Asian calligraphy, calligraphy brush, Chinese calligraphy, hard brush, hiragana, ink painting, Japanese calligraphy, kana, kanji, mixed hair brush, mosen, Painting, soft brush, sumi, The Four Treasures
As you know by now, the Asian brush is differently constructed than the Western brush, and its usage has its own traditions. Calligraphy and painting are considered to be the same, if you base it on language; it is my understanding that “writing” and “painting” have the same verb in Japanese. And, as in Western cultures, a refined hand in writing was believed to reveal the character of the writer.
Calligraphy Brush vs. Paint Brush
Calligraphy can be done with a regular brush, but perhaps not as easily. This picture to the left will show you two calligraphy brushes, which are on either side of one of my favorite paint brushes. The noticeable difference is the length of the bristles – the calligraphy brushes are have much longer ones than the paint brush. Still, you could use the center brush for calligraphy, but there is more movement to be had when using the calligraphy brushes. If you recall the video in the previous post of Koji Kokinuma, the brush he uses has long bristles – he makes beautiful thin to thick, flying whites, and graceful curves. Close observation shows he changes the brush position as he moves along, twirling the brush in his hand, besides angling his wrist or tilting the brush from the perpendicular.
The brush to right, with the dark bristles, is a “hard” brush. This means the hairs are less absorbent, and thus, less ink is held in the bristles. This kind of brush must be refilled more frequently than a soft haired or mixed hair brush, but one of its great qualities is a vibrancy it gives to the lines – sharp, direct, with flying whites as the ink is used up. Dark bristles indicate a hard brush.
The next brush, with the white hairs on the outside, and darker hairs on the inside, is considered to be a mixed hair brush. This kind of brush has lighter, white hair for increased ink capacity, as well as a fuller, rounder body when the brush is pressed into the paper. The harder center allows for a sharper point. This kind of brush can range from a razor thin line to a plump one with very little pressure difference. Angling such a brush can give a very rounded shape to the stroke. If the bristles were all white, then the absorbency and softness of the white hairs would be a dominant feature.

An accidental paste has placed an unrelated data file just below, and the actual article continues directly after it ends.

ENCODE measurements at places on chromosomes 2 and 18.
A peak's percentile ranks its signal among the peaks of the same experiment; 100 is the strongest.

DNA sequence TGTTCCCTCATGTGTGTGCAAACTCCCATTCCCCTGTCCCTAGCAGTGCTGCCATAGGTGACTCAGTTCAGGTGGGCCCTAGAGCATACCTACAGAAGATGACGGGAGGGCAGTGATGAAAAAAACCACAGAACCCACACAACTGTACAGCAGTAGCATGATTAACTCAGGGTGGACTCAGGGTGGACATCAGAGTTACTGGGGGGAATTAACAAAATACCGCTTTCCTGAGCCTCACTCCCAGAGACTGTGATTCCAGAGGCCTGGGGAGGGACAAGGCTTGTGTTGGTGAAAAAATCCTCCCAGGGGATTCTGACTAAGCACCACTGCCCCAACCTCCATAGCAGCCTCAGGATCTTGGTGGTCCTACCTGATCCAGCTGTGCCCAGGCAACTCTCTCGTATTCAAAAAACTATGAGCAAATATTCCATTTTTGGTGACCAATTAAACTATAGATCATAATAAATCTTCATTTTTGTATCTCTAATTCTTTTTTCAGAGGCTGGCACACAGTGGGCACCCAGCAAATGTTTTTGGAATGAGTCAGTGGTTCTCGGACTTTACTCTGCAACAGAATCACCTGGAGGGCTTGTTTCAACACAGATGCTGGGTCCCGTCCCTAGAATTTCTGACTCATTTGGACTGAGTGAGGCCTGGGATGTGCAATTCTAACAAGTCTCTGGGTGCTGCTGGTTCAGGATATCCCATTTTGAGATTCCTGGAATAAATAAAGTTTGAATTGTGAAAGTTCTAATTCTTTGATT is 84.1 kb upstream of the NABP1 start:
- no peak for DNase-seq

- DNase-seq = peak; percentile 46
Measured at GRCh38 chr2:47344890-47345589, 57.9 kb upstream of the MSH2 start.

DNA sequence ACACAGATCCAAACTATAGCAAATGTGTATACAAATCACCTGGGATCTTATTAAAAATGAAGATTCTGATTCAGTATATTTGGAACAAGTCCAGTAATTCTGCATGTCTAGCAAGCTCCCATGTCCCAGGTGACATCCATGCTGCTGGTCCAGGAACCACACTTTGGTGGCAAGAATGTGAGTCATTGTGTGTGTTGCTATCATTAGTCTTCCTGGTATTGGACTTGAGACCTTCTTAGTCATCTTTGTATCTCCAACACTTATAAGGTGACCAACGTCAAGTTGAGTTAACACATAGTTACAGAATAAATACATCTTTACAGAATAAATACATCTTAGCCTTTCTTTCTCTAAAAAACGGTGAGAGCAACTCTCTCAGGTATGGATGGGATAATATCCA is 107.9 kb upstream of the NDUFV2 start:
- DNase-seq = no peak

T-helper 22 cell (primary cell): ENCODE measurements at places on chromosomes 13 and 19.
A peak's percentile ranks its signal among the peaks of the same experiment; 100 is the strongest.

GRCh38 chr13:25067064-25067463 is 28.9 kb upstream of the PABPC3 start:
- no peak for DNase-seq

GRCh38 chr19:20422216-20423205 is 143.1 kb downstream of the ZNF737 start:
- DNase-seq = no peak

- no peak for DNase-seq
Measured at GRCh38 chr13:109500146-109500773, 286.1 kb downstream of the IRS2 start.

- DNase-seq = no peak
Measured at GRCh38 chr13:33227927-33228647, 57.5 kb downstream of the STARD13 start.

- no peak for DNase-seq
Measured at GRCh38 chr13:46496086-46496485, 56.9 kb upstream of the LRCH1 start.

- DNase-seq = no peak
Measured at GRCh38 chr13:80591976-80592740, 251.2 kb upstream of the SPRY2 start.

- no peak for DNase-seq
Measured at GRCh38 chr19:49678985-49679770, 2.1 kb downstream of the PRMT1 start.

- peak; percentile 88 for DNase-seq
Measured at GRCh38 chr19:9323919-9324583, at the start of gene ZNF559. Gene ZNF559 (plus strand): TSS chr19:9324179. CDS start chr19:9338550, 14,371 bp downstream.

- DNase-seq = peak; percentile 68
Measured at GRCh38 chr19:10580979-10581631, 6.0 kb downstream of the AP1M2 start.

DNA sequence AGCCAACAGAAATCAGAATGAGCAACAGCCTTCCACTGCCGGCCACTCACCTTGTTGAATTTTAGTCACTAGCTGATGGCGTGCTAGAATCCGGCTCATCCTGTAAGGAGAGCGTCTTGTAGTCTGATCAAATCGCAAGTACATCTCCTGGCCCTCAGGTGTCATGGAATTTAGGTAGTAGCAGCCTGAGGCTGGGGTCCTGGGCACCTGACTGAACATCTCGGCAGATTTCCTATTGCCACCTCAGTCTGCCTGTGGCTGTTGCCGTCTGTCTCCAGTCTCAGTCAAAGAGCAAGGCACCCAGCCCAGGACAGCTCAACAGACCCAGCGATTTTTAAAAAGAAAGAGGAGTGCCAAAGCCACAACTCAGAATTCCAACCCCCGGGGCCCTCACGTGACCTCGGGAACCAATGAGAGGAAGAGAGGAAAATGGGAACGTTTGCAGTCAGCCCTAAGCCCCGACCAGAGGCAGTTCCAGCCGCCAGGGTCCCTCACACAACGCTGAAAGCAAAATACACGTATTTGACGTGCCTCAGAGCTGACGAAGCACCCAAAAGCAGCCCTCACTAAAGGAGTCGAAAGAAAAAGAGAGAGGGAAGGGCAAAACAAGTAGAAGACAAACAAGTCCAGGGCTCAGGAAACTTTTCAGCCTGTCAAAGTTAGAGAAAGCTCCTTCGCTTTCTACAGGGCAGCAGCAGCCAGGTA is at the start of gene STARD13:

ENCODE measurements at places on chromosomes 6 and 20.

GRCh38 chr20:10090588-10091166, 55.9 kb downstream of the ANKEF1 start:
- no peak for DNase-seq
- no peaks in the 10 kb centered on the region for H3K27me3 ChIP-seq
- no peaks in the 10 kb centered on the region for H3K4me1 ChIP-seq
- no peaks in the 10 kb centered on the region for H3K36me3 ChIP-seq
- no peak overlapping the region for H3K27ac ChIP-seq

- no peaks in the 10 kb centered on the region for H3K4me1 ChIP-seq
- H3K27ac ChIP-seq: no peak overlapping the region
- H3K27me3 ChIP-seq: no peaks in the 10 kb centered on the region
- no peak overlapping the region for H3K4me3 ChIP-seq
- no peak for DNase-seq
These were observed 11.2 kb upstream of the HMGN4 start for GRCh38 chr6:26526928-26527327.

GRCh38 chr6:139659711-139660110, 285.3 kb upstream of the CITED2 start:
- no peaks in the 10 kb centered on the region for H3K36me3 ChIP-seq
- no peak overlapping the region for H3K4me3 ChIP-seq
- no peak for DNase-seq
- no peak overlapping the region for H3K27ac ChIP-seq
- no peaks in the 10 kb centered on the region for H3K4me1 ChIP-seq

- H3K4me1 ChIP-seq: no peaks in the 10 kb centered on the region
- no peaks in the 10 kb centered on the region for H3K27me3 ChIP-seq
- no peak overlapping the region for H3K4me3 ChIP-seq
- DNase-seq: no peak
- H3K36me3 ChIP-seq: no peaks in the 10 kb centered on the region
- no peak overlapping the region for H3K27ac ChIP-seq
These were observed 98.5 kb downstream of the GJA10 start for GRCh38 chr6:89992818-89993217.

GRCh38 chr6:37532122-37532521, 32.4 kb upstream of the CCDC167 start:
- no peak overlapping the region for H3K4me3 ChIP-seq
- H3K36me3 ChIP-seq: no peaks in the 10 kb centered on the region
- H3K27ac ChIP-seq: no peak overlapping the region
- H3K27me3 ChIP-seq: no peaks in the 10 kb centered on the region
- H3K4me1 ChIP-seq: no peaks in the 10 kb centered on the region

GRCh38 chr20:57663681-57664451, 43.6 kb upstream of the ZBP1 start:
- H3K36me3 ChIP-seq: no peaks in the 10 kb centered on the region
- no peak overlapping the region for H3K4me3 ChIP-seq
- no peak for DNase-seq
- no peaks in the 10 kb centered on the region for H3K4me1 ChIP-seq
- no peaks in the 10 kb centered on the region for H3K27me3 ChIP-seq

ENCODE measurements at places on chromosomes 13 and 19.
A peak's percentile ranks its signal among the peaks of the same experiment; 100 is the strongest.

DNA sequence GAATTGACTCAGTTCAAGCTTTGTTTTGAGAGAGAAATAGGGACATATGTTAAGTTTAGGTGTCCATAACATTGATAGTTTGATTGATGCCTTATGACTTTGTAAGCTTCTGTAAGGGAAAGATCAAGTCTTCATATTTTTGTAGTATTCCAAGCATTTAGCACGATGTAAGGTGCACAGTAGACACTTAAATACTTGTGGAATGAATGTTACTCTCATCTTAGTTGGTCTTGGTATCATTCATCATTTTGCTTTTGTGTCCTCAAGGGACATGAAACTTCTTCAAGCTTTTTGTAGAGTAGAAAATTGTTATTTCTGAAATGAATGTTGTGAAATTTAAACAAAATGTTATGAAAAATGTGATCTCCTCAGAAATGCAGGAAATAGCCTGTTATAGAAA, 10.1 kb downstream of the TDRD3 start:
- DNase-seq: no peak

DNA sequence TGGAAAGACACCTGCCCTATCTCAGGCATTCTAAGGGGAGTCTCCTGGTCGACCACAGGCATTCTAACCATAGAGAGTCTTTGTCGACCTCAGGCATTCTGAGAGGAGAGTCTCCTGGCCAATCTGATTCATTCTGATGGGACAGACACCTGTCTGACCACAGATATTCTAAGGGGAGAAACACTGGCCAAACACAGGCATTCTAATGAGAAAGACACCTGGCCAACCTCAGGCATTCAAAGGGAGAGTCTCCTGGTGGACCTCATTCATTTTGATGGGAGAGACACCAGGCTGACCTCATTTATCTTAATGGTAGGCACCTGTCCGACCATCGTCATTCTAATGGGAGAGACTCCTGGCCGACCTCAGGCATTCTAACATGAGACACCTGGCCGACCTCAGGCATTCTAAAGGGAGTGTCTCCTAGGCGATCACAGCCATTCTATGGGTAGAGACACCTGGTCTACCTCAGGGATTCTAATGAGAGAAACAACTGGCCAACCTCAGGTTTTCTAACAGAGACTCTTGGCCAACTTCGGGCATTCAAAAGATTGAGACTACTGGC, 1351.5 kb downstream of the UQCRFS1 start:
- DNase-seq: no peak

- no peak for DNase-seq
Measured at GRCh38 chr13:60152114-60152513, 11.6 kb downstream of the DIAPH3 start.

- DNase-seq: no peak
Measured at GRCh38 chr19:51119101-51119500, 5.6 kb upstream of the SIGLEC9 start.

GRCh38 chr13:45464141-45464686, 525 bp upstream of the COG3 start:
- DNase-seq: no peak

Setting Up for Calligraphy or Painting
I am right-handed, so this is how I set up my desk for painting or calligraphy. As I am learning hiragana, I am more interested in memorizing the kana than being artistic, but the fact that kana developed in a culture where the brush, not the pen or quill, was the writing implement, the structure of the kana is derived from brush strokes. Anyone who tries this will understand what I mean – a chiseled Roman capital will not happen with a calligraphy brush!
When it comes to practicing kanji, the form and structure of the character is designed to fit into a square. As you can see, the mosen, which is the felt upon which one paints or writes, has squares with diagonals. Sometimes the squares can be set up like a 9-patch quilt, with 3 x 3 grid. The purpose of these squares is to allow the calligrapher to center the characters within the squares, creating a balance and structure which allows the beauty of each to be seen. Notebooks from Asian countries often have vertical lines to keep characters neat, just as we have horizontal lines in our notebooks. Messiness has its place, but illegibility is not desirable.
Practice calligraphy paper is very thin. This allows the lines to be seen through the paper. This paper is also very absorbent, so before writing, excess ink is removed on the edge of the suzuri, and sometimes even blotted on towelling. If you look at the towels in the photo, you will see a lot of ink stains, from blotting the ink stick after rubbing, and from blotting the brush tip as well. I use the same towels over and over again, and find that cheap, terry dish towels are fantastic. The more I wash and bleach them, the more I like them.
This next image is from the book Chinese Calligraphy, by Qu Lei Lei. Here you can see the 3 x 3 grid for the character, as well as one like the one I use. You will also see how beautiful the character is, nicely balanced within the square. My own attempt is rather short and squat, and lacks the quality of Qu Lei Lei’s example. If you are a serious calligraphy student, Chinese Calligraphy is especially nice because the details of dots and lines is far more than what many books will teach. They may look easy, but they are not! And, it takes practice – my work needs a lot of help!
See what I mean? Homely as it is, it does show how the mosen is used with the paper to help center and balance the calligraphic character, and help create the vertical, horizontal, and diagonal lines. The absorbency of the paper I am using also presents a challenge because bleeding of the ink is very common! When you can do this without the mosen, you will have accomplished quite a bit.
And finally, here is my practice hiragana. In the upper left, you can see how nicely the grid helped center the kana. On the lower right, you can get a good sense of the absorbency of the paper – thick black lines for some kana, to thin, sharp lines as I used up ink.
I used both calligraphy brushes shown above, preferring the mixed hair brush for the smaller practice. I also used some very fine brushes which had maybe only 10 bristles in them. I liked the softer, longer bristled brushes, as I thought the movement of line was more readily accomplished, with smooth transitions from thin and thick and back for the kana, but if I wanted a rugged effect, a hard brush could be quite the right tool for the job.
Brushes are incredible inventions, for all their seeming simplicity. At a future date, I will write more about the manufacture of Asian brushes!